In May 2018, Canadian Prime Minister Justin Trudeau announced the purchase of the Trans Mountain Pipeline, from Kinder Morgan for $4.5 billion, despite severe—but nonviolent—opposition from environmentalists and Indigenous groups. Ironically, Trudeau ran on a platform of prioritising environmentalism and safeguarding Indigenous rights.
The government’s blatant disregard for environmentalism and Aboriginals was merely yet another episode chronicling the inability of peaceful protests to significantly influence government policies.
Canadian history is steeped in environmental protests: the Clayoquot protests in 1993, the 2010 G20 Toronto summit protests, the oil sand protests in 2013, and the most recent climate action protests in 2019.
Similarly, the annual Indigenous Day of Action highlights Indigenous poverty, land claims, and school dropout and suicide rates. Additionally, protests such as the Justice for our Stolen Children Camp emphasise the systemic racism in child welfare, justice, and corrections systems.
Yet, these peaceful, nonviolent rallies are unable to inspire institutional change.
Canada was the first and only nation to withdraw from the Kyoto Protocol, which targeted a 6% reduction in greenhouse gas (GHG) emissions from 1990 levels by 2012. Moreover, a lack of environmentalism is an issue across party lines; Environment Commissioner Julie Gelfand argues that “for decades, successive federal governments have failed” to meet GHG emission targets. In fact, a 2016 Conference Board of Canada report on environmental performance ranks Canada 14th among 16 “peer countries”, only ahead of the USA and Australia.
Likewise, Aboriginals comprise just 4.3% of Canada’s population but are disproportionately represented in poverty, school dropout rate, foster care, and prison statistics. For example, 25% of Aboriginals live in poverty; this figure rises to 40% among Aboriginal children, compared to 7% among non-Indigenous children.
Indigenous school dropout and suicide rates are three times higher than in non-Indigenous communities, and they make up 52.2% of the children in foster care. Aboriginal cyclical poverty is reinforced through the federal prison system and youth correctional centres, where they make up 26.4% and 46% of the inmate populations, respectively. In addition, initiatives like the Trans Mountain pipeline, and explorations into northern Canada, for new shipping routes, and resource extraction, encroach onto Indigenous land and threaten their self-sustaining way of life.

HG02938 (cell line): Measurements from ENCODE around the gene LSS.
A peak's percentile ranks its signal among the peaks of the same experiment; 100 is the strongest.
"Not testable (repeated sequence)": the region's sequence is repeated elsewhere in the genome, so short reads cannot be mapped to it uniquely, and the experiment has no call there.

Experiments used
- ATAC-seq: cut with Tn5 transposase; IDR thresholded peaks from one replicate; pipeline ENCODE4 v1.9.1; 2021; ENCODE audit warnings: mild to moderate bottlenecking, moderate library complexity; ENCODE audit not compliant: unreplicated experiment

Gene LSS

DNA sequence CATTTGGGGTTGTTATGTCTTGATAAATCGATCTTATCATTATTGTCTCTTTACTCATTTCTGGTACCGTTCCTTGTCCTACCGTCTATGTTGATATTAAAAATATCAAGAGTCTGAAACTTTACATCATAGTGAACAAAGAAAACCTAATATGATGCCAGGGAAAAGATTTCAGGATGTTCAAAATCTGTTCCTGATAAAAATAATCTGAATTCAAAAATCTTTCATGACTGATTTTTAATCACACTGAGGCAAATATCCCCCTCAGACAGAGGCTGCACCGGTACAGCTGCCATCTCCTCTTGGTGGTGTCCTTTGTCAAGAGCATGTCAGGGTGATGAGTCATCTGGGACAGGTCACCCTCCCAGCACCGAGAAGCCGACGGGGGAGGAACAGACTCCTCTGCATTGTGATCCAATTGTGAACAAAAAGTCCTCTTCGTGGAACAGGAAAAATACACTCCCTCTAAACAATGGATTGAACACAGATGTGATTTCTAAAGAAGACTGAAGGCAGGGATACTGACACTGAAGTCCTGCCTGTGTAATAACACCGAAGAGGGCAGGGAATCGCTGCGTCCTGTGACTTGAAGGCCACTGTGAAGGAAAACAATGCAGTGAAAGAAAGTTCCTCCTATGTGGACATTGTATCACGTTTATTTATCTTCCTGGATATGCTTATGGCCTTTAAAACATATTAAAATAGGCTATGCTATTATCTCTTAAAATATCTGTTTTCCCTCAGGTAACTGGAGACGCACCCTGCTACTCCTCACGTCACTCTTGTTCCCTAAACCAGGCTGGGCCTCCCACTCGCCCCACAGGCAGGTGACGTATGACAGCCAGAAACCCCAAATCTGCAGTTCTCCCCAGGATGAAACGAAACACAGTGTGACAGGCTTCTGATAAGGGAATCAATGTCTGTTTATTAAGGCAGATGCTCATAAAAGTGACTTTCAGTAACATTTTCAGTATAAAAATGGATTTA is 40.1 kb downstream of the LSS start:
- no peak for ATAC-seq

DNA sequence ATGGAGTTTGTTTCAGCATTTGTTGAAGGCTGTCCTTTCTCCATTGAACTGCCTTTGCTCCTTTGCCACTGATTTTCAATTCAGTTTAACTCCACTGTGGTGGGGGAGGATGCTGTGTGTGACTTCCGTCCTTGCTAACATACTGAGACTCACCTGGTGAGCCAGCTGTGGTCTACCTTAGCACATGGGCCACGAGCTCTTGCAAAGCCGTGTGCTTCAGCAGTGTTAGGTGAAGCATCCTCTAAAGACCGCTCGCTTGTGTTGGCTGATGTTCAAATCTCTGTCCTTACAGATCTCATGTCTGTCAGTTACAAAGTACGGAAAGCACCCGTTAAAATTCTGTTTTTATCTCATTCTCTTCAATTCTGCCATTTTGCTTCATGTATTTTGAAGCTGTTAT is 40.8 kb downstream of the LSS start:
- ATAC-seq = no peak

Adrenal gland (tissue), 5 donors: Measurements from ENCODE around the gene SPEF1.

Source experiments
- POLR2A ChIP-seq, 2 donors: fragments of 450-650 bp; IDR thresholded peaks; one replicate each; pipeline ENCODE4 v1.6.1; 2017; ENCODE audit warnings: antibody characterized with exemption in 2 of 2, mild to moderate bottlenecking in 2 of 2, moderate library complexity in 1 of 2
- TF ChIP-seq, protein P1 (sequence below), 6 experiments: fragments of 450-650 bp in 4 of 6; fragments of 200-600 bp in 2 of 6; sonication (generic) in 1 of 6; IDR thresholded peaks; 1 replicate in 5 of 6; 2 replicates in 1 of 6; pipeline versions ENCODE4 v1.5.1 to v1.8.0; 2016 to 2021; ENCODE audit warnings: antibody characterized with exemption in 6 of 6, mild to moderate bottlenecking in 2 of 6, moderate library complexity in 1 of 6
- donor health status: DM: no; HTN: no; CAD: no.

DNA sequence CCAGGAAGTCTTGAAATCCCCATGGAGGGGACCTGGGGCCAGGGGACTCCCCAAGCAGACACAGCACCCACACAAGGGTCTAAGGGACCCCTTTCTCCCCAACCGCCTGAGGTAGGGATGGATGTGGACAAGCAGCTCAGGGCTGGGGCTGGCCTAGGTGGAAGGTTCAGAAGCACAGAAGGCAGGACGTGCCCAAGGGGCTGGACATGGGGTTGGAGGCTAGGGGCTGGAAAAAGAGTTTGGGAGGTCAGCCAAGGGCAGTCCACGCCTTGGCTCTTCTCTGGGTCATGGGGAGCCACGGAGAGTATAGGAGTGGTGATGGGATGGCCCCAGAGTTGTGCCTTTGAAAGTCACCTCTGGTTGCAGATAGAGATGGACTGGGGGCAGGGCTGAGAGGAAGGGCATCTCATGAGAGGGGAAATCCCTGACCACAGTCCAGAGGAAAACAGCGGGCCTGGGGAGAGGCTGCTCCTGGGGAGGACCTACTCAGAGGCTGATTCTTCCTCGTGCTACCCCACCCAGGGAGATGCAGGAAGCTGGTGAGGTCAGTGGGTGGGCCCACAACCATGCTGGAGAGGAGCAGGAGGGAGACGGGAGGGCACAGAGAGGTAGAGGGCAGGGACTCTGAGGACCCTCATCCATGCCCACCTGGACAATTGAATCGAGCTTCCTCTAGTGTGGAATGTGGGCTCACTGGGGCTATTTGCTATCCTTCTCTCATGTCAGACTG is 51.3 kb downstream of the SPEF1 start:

Thus, peaceful protests have historically been unable to force the Canadian government to tackle environmental degradation and systemic marginalisation of Indigenous communities.
The failure of these demonstrations poses the wider, global question of whether peaceful protests have the ability to inspire significant institutional and systemic change.
The largely peaceful Black Lives Matter movement was formed in 2013, protesting racial profiling, police brutality, and racial inequality against Black Americans within US legislative, judicial, executive, criminal justice, and societal frameworks. Yet, African-Americans, who constitute just 12.1% of the USA’s population, continue to form over 30% of the correctional population, are 5.9 times as likely to be incarcerated than their white counterparts for the same offence, and are more likely to receive longer sentences. A criminal record reduces their likelihood of finding employment by nearly 50%, thereby furthering cyclical poverty.
In India, the 2011 Anna Hazare Movement—marked by non-violent civil resistance—proposed the Jan Lokpal Bill to target institutional inefficiencies, in anti-corruption measures, by forming a Lokpal, or the body of an ombudsman. However, despite being passed by the Rajya Sabha and Lok Sabha in 2013, and being enacted in 2014, a Lokpal has still not been formed, and India remains a hotbed of political corruption.